Sling wearing is a great way to develop a strong and positive attachment between you and your baby. After being in the womb for 9 months, feeling, hearing and smelling mum, the birth can interrupt this emotional bond. Sling wearing re-connects the mother and her baby, once again allowing the baby to feel their mum’s heartbeat, smell her skin and hear her voice just as they did before birth.
Research carried out in Montreal found that “(after) 6 weeks of supplemental carrying, babies cried and fussed 43% less than non carried babies.”
Sling wearing helps your baby adapt gently to life outside the womb. Sling wearing is also great for dads and partners. Being in close proximity and responding to your baby’s cues helps to develop an emotional relationship. It is much easier to respond quickly to your baby’s cues when they are with you and this, in turn, builds up a sense of trust and reliance. It also allows the other main carer to be involved. Having a strong bond with the mother (or other primary carer) promotes brain development. A baby who feels safe and secure is ready to learn and engage with their environment.
Babies who are sling-worn tend to be more attentive and are more likely to be talked to more regularly than a baby in a buggy. Being close to their carer’s face helps the baby to study body language and facial expressions, which supports the progression of language development. For Mums, baby-wearing increases oxytocin levels, leading to a stronger mother-baby bond, easier breastfeeding and also reduces the risk of Postnatal Depression.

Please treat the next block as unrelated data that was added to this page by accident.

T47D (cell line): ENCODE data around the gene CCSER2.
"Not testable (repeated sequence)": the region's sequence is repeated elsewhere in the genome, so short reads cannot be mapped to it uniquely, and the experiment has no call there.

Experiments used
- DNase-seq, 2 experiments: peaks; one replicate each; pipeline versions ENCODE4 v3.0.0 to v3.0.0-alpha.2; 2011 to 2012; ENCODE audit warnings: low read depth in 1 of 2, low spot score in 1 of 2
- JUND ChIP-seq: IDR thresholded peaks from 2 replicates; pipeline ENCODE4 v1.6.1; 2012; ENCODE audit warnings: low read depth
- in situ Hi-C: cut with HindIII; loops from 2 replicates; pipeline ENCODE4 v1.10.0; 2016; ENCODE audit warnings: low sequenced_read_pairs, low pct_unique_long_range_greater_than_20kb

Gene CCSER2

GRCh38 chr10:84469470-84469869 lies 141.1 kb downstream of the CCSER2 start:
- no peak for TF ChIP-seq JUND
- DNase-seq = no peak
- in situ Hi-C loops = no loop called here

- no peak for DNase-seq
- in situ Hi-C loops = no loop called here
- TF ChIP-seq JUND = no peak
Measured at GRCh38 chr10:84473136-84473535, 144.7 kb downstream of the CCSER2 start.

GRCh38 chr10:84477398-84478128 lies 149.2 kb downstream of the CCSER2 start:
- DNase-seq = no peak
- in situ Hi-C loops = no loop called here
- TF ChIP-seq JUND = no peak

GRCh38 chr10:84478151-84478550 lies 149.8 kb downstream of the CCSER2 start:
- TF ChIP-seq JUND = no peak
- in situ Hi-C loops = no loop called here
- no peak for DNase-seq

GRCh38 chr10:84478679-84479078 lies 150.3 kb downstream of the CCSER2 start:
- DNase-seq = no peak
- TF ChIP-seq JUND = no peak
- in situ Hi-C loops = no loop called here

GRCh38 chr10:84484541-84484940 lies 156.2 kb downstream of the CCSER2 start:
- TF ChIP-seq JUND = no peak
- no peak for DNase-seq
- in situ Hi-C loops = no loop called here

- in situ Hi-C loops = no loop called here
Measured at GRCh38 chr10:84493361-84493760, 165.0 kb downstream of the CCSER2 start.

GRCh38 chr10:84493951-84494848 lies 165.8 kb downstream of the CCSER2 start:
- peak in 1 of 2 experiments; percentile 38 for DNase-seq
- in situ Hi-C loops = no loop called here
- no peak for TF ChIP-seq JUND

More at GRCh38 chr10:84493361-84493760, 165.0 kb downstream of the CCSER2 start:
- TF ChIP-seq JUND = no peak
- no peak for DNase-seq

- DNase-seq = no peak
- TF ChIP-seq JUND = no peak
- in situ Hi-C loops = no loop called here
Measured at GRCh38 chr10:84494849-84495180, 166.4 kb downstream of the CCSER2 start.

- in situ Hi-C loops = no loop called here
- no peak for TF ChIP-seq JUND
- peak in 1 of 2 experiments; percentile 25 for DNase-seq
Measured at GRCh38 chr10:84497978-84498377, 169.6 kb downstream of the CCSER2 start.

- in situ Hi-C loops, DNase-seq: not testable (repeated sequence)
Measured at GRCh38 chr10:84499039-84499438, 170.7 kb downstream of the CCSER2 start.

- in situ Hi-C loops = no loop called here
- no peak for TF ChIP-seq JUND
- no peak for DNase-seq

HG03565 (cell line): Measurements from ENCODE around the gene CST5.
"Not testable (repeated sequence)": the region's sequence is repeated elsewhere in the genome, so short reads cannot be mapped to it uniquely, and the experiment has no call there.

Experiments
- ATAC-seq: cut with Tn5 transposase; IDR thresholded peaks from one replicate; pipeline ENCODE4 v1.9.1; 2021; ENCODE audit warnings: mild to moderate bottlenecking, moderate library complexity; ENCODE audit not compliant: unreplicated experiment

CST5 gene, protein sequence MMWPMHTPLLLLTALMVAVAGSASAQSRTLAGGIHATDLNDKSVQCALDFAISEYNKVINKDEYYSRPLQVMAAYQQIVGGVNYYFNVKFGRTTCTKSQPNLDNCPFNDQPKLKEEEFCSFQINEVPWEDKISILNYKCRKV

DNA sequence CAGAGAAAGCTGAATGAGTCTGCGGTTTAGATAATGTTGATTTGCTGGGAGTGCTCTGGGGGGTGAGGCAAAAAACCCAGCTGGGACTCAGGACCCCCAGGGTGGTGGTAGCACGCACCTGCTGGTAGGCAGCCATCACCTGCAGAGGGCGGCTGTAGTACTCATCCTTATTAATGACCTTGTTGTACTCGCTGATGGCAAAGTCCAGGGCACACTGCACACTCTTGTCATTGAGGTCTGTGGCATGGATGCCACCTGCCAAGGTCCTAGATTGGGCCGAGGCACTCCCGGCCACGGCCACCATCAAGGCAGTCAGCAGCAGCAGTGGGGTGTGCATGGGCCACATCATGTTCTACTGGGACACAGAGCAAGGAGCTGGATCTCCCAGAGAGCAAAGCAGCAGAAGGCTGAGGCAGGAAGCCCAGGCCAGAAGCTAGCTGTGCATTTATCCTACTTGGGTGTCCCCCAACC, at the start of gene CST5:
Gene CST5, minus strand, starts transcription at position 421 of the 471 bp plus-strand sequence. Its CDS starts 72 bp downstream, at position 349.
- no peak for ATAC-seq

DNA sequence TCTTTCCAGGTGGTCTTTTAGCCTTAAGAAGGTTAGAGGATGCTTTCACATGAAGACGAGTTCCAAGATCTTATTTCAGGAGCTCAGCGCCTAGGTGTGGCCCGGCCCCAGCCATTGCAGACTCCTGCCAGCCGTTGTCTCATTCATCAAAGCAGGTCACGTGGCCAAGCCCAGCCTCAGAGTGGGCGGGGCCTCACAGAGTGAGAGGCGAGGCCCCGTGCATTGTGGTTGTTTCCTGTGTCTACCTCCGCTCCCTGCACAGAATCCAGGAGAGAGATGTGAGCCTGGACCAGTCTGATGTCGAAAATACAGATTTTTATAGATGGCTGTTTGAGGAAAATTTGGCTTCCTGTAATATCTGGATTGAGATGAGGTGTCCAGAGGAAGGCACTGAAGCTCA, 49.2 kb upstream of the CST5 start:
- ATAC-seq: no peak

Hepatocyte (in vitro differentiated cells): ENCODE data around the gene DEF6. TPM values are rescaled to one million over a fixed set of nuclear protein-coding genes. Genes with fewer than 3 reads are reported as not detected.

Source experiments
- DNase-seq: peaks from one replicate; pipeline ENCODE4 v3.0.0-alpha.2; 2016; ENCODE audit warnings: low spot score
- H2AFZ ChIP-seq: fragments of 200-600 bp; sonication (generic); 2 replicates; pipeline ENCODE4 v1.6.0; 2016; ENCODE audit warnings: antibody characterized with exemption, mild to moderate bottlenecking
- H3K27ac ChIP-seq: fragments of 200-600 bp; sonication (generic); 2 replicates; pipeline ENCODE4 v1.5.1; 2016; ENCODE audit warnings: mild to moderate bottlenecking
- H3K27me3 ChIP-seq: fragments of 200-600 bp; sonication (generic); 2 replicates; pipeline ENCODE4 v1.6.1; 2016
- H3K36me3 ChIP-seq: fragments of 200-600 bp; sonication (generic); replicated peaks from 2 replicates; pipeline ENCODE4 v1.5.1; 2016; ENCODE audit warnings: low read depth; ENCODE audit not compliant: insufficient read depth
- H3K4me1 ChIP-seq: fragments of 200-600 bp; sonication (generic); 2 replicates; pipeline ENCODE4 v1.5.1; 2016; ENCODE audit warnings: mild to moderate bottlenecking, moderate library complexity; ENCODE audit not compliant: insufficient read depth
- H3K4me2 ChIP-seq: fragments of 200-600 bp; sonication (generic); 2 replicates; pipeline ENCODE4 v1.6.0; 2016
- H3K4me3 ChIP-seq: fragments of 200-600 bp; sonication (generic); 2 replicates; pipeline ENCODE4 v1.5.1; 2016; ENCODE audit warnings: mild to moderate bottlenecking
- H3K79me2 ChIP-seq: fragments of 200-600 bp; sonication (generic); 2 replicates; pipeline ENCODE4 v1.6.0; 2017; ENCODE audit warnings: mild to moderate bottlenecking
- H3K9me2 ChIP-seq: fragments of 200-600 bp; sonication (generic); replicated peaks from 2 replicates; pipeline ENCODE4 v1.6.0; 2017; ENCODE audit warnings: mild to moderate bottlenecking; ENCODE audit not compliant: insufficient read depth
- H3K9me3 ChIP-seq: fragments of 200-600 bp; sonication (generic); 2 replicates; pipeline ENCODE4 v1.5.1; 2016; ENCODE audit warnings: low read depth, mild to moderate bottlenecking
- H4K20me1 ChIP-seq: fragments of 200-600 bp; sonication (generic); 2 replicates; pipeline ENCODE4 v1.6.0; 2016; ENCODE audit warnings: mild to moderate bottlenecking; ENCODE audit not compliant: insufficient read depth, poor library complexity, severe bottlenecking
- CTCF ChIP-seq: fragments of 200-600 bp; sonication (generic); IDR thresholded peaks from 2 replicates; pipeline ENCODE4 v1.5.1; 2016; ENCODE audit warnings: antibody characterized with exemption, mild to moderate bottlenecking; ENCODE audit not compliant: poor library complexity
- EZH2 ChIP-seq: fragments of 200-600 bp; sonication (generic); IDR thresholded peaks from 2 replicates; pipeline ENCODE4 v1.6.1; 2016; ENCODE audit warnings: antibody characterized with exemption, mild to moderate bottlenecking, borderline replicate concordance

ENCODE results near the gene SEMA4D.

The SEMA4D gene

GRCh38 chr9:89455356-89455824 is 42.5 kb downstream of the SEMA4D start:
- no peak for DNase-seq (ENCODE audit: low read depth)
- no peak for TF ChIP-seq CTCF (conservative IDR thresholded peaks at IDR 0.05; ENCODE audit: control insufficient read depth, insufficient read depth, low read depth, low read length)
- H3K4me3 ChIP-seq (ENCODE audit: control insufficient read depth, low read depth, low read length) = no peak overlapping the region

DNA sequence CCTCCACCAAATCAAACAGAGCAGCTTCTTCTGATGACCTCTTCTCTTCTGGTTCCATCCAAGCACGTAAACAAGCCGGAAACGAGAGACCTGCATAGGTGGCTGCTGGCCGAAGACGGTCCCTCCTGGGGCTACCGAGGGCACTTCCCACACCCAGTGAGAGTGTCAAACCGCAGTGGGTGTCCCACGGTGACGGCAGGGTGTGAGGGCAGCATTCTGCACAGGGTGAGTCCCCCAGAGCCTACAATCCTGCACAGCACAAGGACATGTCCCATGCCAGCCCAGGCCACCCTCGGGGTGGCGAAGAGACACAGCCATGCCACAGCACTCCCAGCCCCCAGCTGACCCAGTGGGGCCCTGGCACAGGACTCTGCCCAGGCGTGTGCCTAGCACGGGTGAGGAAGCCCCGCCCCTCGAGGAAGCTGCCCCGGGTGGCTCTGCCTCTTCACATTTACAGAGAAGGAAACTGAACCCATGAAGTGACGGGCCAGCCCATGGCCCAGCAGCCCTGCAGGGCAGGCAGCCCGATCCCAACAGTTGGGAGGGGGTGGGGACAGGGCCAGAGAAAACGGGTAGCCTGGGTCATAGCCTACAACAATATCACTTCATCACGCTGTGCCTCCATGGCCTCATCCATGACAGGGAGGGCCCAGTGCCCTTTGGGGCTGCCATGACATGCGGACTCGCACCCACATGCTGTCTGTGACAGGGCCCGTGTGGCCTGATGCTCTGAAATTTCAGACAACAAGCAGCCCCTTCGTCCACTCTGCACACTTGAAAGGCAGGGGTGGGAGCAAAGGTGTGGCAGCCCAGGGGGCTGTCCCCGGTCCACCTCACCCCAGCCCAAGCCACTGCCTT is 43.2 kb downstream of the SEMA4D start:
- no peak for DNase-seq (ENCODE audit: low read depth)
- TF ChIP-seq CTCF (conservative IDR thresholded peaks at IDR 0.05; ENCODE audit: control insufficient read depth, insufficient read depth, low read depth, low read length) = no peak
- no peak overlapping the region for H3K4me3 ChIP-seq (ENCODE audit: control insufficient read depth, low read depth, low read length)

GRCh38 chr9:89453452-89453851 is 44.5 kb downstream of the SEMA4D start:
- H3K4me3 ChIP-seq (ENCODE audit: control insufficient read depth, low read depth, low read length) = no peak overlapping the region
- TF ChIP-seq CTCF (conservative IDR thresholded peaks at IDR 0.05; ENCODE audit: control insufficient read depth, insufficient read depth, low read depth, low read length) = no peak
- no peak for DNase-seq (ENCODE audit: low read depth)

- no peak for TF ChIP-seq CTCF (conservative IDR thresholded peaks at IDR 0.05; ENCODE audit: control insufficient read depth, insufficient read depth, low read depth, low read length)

Babies are generally more relaxed and settled in a sling, which supports their sleep needs. On a practical level, wearing a sling frees up your hands and it is also easier to get around when outside when compared to using a buggy. It also allows for discreet nursing in public places.
When sling-wearing, it is important to follow safety guidance, known as TICKS.
You should do a TICKS Safety Check every time you set your baby up in a carrier, wrap or sling.
You can read full details of TICKS here but here is a summary:
- T – Tight
- I – In view at all times
- C – Close enough to kiss
- K – Keep chin off chest
- S – Supported back
If you have a baby who is Low Birth Weight or has other medical needs, do check with your Health Professional that it is safe to baby-wear.
In terms of which carrier, sling or wrap you should choose, there are so many available and it is about finding one you are comfortable with. If sling wearing is new to you, I recommend finding a local Sling Wear group as they will be able to show you different types, allowing you to try them on. Visit Babywearing UK to find your local group.